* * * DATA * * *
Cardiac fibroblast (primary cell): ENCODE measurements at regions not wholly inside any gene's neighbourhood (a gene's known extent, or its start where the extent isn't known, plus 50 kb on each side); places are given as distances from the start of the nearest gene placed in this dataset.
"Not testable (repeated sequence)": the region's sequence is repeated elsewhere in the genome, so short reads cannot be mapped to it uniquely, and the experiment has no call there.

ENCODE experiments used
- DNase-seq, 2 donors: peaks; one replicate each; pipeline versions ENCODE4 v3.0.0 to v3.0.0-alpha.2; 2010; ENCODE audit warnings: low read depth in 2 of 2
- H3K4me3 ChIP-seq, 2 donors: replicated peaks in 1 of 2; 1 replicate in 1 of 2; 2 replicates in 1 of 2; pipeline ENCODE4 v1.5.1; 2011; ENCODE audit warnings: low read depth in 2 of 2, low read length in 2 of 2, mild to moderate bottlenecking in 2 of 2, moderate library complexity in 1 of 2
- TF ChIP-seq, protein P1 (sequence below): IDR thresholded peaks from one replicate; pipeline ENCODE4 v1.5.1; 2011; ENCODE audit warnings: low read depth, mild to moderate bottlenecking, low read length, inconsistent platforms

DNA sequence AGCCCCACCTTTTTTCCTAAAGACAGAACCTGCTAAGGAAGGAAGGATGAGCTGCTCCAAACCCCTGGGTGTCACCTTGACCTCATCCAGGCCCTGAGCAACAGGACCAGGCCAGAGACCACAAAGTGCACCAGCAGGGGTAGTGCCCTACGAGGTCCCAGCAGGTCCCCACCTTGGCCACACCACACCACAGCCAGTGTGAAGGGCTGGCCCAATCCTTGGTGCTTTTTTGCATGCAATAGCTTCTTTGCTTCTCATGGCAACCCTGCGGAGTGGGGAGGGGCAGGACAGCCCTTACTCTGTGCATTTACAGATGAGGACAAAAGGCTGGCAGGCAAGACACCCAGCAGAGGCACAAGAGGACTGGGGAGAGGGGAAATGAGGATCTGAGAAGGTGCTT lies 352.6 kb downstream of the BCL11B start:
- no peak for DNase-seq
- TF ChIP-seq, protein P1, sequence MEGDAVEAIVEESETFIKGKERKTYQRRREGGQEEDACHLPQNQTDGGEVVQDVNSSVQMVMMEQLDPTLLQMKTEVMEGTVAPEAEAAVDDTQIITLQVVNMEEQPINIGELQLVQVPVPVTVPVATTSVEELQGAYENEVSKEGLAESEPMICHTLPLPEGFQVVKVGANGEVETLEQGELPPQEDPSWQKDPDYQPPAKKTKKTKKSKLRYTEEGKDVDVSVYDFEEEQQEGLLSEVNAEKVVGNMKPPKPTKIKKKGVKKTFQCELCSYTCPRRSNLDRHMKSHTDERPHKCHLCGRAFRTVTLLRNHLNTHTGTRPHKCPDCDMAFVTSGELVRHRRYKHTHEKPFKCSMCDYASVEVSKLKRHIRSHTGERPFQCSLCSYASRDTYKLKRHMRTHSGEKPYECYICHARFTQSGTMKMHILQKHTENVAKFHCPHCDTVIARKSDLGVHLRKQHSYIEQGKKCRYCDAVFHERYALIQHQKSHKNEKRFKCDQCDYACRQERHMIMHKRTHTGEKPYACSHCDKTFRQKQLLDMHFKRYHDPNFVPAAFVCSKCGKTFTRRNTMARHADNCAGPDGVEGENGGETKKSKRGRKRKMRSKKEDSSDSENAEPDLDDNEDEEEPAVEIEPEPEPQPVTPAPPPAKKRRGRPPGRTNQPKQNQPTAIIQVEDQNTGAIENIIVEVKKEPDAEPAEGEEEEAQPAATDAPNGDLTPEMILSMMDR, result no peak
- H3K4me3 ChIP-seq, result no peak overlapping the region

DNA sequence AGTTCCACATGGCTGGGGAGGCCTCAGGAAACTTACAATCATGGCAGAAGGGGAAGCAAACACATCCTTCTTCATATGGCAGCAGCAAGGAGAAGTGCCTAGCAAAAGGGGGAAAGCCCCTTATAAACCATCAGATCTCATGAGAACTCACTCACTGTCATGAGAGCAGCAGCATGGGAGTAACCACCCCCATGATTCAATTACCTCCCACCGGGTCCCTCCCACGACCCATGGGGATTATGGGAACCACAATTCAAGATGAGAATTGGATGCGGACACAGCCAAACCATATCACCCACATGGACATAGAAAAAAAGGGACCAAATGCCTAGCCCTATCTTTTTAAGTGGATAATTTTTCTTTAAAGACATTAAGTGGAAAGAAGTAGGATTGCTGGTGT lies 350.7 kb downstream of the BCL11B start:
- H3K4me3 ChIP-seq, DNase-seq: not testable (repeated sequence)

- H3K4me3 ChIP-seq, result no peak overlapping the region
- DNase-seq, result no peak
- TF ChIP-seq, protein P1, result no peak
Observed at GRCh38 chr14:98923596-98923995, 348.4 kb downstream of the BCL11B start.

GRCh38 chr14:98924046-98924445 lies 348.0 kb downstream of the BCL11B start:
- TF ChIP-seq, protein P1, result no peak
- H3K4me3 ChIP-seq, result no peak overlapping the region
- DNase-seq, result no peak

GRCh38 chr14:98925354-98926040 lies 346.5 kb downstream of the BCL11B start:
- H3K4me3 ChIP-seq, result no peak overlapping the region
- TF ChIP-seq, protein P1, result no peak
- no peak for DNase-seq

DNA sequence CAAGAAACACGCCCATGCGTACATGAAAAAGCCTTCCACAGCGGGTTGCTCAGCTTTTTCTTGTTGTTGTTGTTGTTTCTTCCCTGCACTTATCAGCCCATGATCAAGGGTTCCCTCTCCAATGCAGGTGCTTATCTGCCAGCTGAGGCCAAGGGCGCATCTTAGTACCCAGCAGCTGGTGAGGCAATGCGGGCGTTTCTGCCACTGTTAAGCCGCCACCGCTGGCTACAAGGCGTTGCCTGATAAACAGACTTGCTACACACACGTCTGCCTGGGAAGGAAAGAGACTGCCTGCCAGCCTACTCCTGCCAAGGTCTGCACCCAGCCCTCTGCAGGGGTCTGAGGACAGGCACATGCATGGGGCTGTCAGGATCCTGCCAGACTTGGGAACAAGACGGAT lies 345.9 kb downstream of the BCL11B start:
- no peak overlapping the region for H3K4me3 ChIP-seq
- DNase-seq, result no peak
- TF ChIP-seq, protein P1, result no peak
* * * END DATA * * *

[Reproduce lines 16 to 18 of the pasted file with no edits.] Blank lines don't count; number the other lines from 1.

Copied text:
Observed at GRCh38 chr14:98923596-98923995, 348.4 kb downstream of the BCL11B start.

GRCh38 chr14:98924046-98924445 lies 348.0 kb downstream of the BCL11B start:
- TF ChIP-seq, protein P1, result no peak